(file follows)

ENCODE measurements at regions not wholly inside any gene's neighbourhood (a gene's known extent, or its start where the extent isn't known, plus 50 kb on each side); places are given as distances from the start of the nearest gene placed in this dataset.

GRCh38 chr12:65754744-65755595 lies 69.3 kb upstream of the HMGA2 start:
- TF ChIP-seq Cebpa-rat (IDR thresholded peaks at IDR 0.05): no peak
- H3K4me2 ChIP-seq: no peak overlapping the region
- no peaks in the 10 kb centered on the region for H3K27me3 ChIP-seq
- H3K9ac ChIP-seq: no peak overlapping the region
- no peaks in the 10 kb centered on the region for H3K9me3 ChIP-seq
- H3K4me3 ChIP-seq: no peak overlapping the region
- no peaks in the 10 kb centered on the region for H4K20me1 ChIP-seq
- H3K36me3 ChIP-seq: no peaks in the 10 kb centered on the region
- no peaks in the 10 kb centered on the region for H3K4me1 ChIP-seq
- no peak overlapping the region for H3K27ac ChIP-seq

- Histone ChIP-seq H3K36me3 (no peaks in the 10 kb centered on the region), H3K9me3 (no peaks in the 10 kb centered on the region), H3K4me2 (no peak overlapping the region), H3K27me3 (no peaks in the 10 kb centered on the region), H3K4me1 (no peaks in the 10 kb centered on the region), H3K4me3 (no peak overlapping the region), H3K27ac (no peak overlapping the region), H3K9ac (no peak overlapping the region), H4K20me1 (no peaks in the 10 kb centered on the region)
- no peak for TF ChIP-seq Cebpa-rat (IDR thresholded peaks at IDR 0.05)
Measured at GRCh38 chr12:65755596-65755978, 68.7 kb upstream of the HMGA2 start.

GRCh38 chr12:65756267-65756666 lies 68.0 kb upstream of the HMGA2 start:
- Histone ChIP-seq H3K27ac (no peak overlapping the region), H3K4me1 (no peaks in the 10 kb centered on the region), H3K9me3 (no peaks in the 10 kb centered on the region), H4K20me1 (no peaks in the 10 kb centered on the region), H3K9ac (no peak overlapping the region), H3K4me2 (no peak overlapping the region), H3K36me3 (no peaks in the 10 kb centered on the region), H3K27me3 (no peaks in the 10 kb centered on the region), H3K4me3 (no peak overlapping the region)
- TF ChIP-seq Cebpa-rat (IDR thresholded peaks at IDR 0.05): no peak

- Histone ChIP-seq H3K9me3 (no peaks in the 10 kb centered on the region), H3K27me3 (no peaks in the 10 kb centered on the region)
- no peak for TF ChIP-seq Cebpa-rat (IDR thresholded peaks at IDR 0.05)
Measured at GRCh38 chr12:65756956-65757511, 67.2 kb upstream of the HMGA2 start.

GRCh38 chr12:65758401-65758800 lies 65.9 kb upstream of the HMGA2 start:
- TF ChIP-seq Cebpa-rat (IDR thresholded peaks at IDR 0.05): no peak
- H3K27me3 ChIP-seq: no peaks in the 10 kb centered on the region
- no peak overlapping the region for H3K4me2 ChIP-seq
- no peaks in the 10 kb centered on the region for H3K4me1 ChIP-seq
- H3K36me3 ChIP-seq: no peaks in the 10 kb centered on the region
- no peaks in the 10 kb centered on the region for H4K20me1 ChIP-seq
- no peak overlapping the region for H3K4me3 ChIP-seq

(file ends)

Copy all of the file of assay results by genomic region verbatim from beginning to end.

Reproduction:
ENCODE measurements at regions not wholly inside any gene's neighbourhood (a gene's known extent, or its start where the extent isn't known, plus 50 kb on each side); places are given as distances from the start of the nearest gene placed in this dataset.

GRCh38 chr12:65754744-65755595 lies 69.3 kb upstream of the HMGA2 start:
- TF ChIP-seq Cebpa-rat (IDR thresholded peaks at IDR 0.05): no peak
- H3K4me2 ChIP-seq: no peak overlapping the region
- no peaks in the 10 kb centered on the region for H3K27me3 ChIP-seq
- H3K9ac ChIP-seq: no peak overlapping the region
- no peaks in the 10 kb centered on the region for H3K9me3 ChIP-seq
- H3K4me3 ChIP-seq: no peak overlapping the region
- no peaks in the 10 kb centered on the region for H4K20me1 ChIP-seq
- H3K36me3 ChIP-seq: no peaks in the 10 kb centered on the region
- no peaks in the 10 kb centered on the region for H3K4me1 ChIP-seq
- no peak overlapping the region for H3K27ac ChIP-seq

- Histone ChIP-seq H3K36me3 (no peaks in the 10 kb centered on the region), H3K9me3 (no peaks in the 10 kb centered on the region), H3K4me2 (no peak overlapping the region), H3K27me3 (no peaks in the 10 kb centered on the region), H3K4me1 (no peaks in the 10 kb centered on the region), H3K4me3 (no peak overlapping the region), H3K27ac (no peak overlapping the region), H3K9ac (no peak overlapping the region), H4K20me1 (no peaks in the 10 kb centered on the region)
- no peak for TF ChIP-seq Cebpa-rat (IDR thresholded peaks at IDR 0.05)
Measured at GRCh38 chr12:65755596-65755978, 68.7 kb upstream of the HMGA2 start.

GRCh38 chr12:65756267-65756666 lies 68.0 kb upstream of the HMGA2 start:
- Histone ChIP-seq H3K27ac (no peak overlapping the region), H3K4me1 (no peaks in the 10 kb centered on the region), H3K9me3 (no peaks in the 10 kb centered on the region), H4K20me1 (no peaks in the 10 kb centered on the region), H3K9ac (no peak overlapping the region), H3K4me2 (no peak overlapping the region), H3K36me3 (no peaks in the 10 kb centered on the region), H3K27me3 (no peaks in the 10 kb centered on the region), H3K4me3 (no peak overlapping the region)
- TF ChIP-seq Cebpa-rat (IDR thresholded peaks at IDR 0.05): no peak

- Histone ChIP-seq H3K9me3 (no peaks in the 10 kb centered on the region), H3K27me3 (no peaks in the 10 kb centered on the region)
- no peak for TF ChIP-seq Cebpa-rat (IDR thresholded peaks at IDR 0.05)
Measured at GRCh38 chr12:65756956-65757511, 67.2 kb upstream of the HMGA2 start.

GRCh38 chr12:65758401-65758800 lies 65.9 kb upstream of the HMGA2 start:
- TF ChIP-seq Cebpa-rat (IDR thresholded peaks at IDR 0.05): no peak
- H3K27me3 ChIP-seq: no peaks in the 10 kb centered on the region
- no peak overlapping the region for H3K4me2 ChIP-seq
- no peaks in the 10 kb centered on the region for H3K4me1 ChIP-seq
- H3K36me3 ChIP-seq: no peaks in the 10 kb centered on the region
- no peaks in the 10 kb centered on the region for H4K20me1 ChIP-seq
- no peak overlapping the region for H3K4me3 ChIP-seq